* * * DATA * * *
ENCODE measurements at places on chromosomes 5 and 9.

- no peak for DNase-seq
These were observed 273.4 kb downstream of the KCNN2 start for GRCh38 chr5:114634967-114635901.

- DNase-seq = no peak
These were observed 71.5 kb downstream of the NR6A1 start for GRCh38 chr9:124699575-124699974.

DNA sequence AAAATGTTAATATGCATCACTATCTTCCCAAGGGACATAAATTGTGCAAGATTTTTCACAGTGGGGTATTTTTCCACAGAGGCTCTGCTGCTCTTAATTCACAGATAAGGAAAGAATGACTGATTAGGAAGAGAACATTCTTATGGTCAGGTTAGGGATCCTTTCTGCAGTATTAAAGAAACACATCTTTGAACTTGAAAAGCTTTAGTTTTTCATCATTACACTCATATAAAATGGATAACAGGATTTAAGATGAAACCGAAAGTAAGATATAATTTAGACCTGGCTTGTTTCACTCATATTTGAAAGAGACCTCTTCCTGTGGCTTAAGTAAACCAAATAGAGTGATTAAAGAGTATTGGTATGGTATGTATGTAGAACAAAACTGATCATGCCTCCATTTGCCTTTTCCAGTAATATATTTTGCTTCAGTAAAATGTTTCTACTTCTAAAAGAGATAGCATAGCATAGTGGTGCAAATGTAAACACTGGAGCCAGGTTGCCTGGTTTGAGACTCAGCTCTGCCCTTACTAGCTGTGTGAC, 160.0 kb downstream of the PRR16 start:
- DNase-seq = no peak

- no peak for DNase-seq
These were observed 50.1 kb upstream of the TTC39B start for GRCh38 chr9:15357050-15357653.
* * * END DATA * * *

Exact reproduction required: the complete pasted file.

ENCODE measurements at places on chromosomes 5 and 9.

- no peak for DNase-seq
These were observed 273.4 kb downstream of the KCNN2 start for GRCh38 chr5:114634967-114635901.

- DNase-seq = no peak
These were observed 71.5 kb downstream of the NR6A1 start for GRCh38 chr9:124699575-124699974.

DNA sequence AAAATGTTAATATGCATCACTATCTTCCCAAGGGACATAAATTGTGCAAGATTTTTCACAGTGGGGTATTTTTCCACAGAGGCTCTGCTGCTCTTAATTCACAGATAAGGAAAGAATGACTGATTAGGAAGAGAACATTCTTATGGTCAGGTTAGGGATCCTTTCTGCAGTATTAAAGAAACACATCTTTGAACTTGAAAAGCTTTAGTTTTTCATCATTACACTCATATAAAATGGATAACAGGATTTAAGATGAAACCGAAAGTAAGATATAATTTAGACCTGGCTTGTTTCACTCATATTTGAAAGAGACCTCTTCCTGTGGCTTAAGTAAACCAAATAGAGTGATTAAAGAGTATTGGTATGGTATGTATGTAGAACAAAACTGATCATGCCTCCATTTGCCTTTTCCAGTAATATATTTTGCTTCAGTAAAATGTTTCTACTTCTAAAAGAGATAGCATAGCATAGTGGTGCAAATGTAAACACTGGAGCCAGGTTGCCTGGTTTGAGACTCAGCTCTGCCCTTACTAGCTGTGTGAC, 160.0 kb downstream of the PRR16 start:
- DNase-seq = no peak

- no peak for DNase-seq
These were observed 50.1 kb upstream of the TTC39B start for GRCh38 chr9:15357050-15357653.